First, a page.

A notre avis, et à l’applaudimètre, Yannick-Muriel Noah a marqué la soirée ; elle a la carrure et la voix d’une « grande », qui peut tout se permettre : la délicatesse des aigus, la souplesse du vibrato, la puissance des notes tenues (que de nuances dans son interprétation d’Anna du Don Giovanni, « Or sai chi l’onore… » !)… et le sourire d’une artiste pour qui le chant est comme une seconde nature.

Golden sound, great intonation, rectitude in Mendelssohn’s Elijah, melting lyricism in Janacek’s Jenufa, forthright emotion in Puccini’s Vissi d’arte, deep psychology in Verdi’s Ritorna vincitor -- this gal left little to be desired.
—The Montreal Gazette

Highlights of the afternoon included [...] “Ritorna vincitor” from “Aida” sung with dramatic flair by Yannick-Muriel Noah, a soprano.
—The New York Times

She has a voice roughly the size of the Pacific Ocean, and an even bigger talent. Her instrument is dark, rich, and ultra-concentrated, and she delivered with all-or-nothing intensity.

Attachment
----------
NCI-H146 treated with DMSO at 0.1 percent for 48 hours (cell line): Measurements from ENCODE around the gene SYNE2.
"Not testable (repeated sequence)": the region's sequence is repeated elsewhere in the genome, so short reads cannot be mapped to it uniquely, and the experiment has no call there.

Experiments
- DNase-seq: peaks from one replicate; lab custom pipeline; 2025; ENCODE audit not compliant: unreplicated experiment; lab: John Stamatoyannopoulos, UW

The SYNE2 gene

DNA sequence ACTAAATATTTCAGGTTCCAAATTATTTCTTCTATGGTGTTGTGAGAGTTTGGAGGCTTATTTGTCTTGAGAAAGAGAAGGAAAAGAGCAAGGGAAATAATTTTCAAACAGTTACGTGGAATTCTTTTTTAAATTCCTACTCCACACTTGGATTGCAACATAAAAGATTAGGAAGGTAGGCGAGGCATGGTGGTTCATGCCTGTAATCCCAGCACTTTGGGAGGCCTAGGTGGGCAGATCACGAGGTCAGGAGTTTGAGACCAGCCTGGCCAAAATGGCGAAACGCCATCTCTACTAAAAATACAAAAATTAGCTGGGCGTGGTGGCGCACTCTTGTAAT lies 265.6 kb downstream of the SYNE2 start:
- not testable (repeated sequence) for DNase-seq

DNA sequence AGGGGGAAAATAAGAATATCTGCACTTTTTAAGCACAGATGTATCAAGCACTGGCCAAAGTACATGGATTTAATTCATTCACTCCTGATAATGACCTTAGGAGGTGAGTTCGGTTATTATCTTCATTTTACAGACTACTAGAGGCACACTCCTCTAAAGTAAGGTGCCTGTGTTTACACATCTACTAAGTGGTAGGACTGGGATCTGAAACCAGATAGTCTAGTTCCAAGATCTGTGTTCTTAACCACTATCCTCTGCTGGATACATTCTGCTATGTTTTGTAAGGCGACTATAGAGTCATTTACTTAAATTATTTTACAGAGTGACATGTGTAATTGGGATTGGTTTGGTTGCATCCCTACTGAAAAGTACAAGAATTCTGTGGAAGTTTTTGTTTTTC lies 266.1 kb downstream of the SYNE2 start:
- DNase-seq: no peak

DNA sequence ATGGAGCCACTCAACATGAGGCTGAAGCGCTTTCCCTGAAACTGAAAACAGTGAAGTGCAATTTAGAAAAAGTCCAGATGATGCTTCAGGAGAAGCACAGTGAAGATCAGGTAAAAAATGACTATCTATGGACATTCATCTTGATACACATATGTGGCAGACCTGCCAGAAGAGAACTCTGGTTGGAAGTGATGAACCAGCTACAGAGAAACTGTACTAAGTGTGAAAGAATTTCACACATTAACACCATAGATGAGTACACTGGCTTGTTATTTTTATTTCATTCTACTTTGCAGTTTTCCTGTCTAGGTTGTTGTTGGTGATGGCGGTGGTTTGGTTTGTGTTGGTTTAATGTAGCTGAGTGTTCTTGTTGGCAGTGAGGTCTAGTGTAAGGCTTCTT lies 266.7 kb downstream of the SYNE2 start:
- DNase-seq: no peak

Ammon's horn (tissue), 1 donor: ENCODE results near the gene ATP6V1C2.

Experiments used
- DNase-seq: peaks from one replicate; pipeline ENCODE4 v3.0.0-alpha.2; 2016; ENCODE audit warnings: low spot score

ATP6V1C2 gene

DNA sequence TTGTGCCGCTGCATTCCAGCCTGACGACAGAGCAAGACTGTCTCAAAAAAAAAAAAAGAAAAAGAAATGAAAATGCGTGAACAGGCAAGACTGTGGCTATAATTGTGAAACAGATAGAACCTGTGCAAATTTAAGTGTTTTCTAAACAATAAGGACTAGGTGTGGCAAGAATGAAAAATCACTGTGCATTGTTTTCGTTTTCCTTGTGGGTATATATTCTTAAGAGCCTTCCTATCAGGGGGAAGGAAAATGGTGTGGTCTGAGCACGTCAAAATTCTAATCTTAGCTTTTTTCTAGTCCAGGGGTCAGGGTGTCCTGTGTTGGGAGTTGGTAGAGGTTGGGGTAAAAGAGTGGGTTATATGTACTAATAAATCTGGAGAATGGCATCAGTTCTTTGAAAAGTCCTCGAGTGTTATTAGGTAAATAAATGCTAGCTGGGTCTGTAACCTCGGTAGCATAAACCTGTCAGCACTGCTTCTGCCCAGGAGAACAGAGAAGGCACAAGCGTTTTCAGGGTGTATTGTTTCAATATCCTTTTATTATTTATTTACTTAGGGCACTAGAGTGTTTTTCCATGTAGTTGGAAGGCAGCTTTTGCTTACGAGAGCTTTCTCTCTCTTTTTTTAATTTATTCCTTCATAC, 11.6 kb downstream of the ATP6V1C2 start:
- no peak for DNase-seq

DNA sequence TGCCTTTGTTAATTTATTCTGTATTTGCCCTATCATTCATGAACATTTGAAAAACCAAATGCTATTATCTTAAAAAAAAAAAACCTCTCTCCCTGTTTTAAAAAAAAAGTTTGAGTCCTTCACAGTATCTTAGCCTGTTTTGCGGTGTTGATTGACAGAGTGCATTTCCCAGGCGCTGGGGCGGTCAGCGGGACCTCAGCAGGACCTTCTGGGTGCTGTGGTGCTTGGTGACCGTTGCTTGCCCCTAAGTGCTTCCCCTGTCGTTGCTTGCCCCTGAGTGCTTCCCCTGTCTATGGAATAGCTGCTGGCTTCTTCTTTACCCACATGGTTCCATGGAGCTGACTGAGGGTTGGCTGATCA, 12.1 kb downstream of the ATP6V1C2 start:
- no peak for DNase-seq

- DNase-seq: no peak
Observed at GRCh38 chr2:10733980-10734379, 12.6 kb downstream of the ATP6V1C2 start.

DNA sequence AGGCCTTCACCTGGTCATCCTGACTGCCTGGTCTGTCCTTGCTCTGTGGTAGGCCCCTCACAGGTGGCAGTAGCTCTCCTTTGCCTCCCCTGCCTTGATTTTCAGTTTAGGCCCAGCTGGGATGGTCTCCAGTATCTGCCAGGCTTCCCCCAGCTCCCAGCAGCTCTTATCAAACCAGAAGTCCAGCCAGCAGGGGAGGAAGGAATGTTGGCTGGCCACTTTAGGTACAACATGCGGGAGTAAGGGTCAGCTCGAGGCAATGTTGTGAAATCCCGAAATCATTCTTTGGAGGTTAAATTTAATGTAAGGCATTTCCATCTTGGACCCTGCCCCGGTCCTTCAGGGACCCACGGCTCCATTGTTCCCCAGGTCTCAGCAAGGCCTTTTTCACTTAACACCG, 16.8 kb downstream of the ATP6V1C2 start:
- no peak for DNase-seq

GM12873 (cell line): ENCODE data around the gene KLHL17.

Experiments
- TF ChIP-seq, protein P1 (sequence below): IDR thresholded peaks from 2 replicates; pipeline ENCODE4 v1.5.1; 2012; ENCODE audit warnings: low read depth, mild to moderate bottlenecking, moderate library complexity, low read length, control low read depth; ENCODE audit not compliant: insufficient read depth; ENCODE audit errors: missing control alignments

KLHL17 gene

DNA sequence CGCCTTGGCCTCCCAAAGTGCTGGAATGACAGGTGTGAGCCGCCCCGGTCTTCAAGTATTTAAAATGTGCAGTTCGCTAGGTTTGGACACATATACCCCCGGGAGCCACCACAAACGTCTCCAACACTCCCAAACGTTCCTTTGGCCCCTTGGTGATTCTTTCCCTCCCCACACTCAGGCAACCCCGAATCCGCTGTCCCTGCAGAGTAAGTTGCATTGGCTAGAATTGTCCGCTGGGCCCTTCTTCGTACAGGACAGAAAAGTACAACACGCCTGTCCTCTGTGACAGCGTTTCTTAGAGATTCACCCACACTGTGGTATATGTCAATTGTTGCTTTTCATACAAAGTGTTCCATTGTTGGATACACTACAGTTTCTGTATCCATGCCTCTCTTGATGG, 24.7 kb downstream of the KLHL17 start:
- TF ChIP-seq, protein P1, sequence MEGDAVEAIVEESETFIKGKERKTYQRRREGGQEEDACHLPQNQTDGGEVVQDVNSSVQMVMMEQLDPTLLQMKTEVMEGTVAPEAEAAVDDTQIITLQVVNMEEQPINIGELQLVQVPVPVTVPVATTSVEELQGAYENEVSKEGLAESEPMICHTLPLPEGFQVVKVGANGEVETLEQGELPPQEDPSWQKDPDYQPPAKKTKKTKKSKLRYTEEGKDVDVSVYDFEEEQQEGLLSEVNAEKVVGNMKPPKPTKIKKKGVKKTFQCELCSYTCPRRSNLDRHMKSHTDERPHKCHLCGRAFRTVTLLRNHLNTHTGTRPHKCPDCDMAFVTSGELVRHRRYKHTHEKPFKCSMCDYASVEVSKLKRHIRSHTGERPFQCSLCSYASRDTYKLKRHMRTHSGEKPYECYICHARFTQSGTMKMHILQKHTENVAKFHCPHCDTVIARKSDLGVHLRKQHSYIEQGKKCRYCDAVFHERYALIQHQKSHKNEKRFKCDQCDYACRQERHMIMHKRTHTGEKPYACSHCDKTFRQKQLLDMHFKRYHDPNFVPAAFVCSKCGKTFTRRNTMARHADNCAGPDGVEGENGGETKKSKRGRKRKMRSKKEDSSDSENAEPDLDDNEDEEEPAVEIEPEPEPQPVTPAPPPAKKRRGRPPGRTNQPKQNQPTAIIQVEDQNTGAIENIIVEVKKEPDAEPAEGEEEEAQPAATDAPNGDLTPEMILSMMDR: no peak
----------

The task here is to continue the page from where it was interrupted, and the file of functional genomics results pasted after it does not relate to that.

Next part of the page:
—The Vancouver Sun

Yannick-Muriel Noah was radiant
—National Post

The evening ended with arias by Korngold, Verdi and Lehar sung by the golden-voiced soprano Yannick-Muriel Noah. Her rendition of Maria’s aria from Korngold’s Die Tote Stadt was lovely, but O patria mia from Verdi’s Aida was even better.
—Ottawa Citizen

…Richard Strauss’ Four Last Songs, one of the pinnacles of any singer’s art. Noah made Strauss’ marathon phrases and acrobatic leaps between registers seem like a stroll in a garden. She sang with a luxurious, ecstatic palette, and in the final two songs she achieved a kind of glassy, hushed effect, echoing the far-o birdsong in the instrumental accompaniment.
—Ottawa Citizen